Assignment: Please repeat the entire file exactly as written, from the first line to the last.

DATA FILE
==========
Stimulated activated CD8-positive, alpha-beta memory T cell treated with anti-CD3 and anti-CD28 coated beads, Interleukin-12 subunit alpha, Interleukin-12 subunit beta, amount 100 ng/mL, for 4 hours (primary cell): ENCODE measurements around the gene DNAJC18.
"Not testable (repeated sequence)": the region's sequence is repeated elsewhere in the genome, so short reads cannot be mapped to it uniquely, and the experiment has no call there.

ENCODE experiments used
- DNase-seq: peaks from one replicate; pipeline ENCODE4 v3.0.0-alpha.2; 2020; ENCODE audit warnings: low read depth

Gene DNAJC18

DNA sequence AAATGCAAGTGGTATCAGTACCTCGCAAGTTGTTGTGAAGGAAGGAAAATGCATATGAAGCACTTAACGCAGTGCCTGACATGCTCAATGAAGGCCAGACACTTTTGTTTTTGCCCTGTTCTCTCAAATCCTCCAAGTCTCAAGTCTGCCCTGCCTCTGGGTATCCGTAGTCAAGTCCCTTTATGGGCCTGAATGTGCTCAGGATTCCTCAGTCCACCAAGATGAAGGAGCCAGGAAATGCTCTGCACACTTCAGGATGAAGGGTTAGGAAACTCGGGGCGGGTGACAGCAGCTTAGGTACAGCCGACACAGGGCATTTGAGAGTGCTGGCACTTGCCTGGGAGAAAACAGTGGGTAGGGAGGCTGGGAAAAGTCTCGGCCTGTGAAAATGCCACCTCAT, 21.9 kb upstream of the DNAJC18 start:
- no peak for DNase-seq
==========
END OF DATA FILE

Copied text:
Stimulated activated CD8-positive, alpha-beta memory T cell treated with anti-CD3 and anti-CD28 coated beads, Interleukin-12 subunit alpha, Interleukin-12 subunit beta, amount 100 ng/mL, for 4 hours (primary cell): ENCODE measurements around the gene DNAJC18.
"Not testable (repeated sequence)": the region's sequence is repeated elsewhere in the genome, so short reads cannot be mapped to it uniquely, and the experiment has no call there.

ENCODE experiments used
- DNase-seq: peaks from one replicate; pipeline ENCODE4 v3.0.0-alpha.2; 2020; ENCODE audit warnings: low read depth

Gene DNAJC18

DNA sequence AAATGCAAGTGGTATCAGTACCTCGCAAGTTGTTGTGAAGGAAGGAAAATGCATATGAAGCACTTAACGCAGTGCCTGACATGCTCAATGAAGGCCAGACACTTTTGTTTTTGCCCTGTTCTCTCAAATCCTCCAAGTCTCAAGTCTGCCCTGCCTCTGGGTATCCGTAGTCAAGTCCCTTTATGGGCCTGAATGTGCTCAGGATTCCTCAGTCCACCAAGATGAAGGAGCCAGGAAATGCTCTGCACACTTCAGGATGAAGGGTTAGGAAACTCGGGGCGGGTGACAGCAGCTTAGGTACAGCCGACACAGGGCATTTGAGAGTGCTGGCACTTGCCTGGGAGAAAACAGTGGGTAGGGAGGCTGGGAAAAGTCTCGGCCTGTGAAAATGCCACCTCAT, 21.9 kb upstream of the DNAJC18 start:
- no peak for DNase-seq